June 24, 2018
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RI art dealer gets 16 years in invention scam

By LAURA CRIMALDI, The Associated Press

PROVIDENCE, R.I. — A former Rhode Island art dealer convicted of defrauding a wide range of investors — from a wealthy Japanese sword collector to a school janitor — was sentenced to 16 years in prison Thursday for his elaborate multimillion-dollar scheme.

Judge William E. Smith imposed the sentence on DeSimone, 58, of Johnston, in U.S. District Court in Providence.

Prosecutors said DeSimone deserved a stiff sentence because he is a “career con man” and criminal who bilked his victims of more than $6 million, saddling them with “broken dreams, empty bank accounts, and untold distress.”

“Justice was served today. Rocco DeSimone is a remorseless, recidivist thief,” said U.S. Attorney Peter Neronha. “He deserves every day of the 16 years he was sentenced to today.”

DeSimone also was ordered to pay more than $6 million in restitution and sentenced to three years of supervised release after his prison term.

Defense attorney Thomas Connors had asked for a lesser sentence. But he pointed out that Smith did not impose the stiffer sentence of 17.5 years that prosecutors sought.

“We expected it was going to be a heavy sentence,” Connors said. “I think the judge was fair with what he had to deal with.”

DeSimone was convicted in March of money laundering and seven counts of mail fraud. Prosecutors say he used his ill-gotten gains to fund a lavish lifestyle of fancy cars, valuable art works and ancient Japanese swords.

The trial focused on an invention called the Drink Stik, a device that connects beverage containers to respirators and gas masks worn by soldiers in contaminated areas.

Prosecutors argued that DeSimone lied about access to deep-pocketed investors and promised the inventor he would sell the Drink Stik in exchange for a one-third stake in its patent. They say DeSimone then convinced investors to buy shares in his Drink Stik stake by falsely claiming that major international corporations, including Fidelity Investments and Raytheon Corp., had offered to buy it for millions of dollars.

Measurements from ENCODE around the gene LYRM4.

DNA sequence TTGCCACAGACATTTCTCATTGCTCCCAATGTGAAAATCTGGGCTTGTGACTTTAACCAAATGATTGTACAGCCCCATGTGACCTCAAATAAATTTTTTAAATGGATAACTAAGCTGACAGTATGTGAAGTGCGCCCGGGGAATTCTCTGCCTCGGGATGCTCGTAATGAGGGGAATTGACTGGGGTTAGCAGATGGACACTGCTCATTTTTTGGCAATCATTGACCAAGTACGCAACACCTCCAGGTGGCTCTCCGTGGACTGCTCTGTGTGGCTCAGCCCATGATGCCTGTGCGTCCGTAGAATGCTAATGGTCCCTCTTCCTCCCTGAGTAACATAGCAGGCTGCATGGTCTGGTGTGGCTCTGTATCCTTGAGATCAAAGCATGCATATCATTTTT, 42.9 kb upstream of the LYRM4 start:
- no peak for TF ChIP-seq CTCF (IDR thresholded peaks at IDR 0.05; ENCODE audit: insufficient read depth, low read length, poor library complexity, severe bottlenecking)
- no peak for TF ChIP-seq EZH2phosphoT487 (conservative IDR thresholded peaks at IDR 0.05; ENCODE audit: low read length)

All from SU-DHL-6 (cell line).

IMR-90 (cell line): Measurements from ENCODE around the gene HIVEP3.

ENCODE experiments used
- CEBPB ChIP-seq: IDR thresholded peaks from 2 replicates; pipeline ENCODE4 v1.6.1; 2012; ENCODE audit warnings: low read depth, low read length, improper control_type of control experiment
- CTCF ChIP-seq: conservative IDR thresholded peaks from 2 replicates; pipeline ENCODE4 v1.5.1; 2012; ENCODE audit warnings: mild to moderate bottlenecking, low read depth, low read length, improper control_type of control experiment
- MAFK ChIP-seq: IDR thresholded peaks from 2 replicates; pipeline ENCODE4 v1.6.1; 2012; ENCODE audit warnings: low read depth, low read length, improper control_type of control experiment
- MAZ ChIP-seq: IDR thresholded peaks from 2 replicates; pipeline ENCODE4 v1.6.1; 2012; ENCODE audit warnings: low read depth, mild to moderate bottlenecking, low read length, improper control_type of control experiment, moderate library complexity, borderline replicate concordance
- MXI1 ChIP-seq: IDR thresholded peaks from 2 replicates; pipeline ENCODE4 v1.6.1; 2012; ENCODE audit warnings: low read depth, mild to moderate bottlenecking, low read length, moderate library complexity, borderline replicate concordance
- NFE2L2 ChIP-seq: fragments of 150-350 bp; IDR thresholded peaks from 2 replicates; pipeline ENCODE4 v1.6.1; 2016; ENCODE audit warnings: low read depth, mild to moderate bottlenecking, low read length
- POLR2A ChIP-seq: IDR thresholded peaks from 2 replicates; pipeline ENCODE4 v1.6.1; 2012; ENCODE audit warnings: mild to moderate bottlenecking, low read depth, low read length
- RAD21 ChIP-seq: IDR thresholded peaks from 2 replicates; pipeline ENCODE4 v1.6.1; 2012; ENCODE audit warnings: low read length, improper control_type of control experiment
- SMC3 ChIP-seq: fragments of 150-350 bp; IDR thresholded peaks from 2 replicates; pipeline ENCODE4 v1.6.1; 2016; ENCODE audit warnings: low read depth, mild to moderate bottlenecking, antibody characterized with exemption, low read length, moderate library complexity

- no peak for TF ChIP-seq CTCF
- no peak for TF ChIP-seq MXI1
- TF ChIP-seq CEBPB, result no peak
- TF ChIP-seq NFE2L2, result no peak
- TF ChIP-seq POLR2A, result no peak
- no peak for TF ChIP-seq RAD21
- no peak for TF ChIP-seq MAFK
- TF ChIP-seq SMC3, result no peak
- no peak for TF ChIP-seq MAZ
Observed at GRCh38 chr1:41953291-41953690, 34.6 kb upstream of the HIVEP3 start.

Prosecutors told the jury he employed similar tactics to fraudulently solicit investments in two other inventions, including one in which he had no ownership stake at all.

Defense attorneys countered that DeSimone’s accountant, who had a financial interest in the inventions, handled his business dealings. They also questioned the reliability of many of the witnesses against DeSimone, whom they said had money to gain from seeing DeSimone convicted. Several of them have filed a separate lawsuit against him.

On June 30, Smith issued a preliminary forfeiture order on assets DeSimone acquired through his scheme. The items include a 2006 Ford GT sports car valued at $180,000, a painting by French impressionist Pierre-Auguste Renoir known as “Paysage a Cagnes,” an antique arrow quiver and nine Japanese swords. The government intends use the assets to partially compensate the victims.

DeSimone was convicted in a separate tax fraud case in 2005. While serving his sentence for that conviction, he briefly escaped from a minimum-security prison in New Jersey in 2008, after he learned that FBI agents had raided his house in connection with the Drink Stik investigation.


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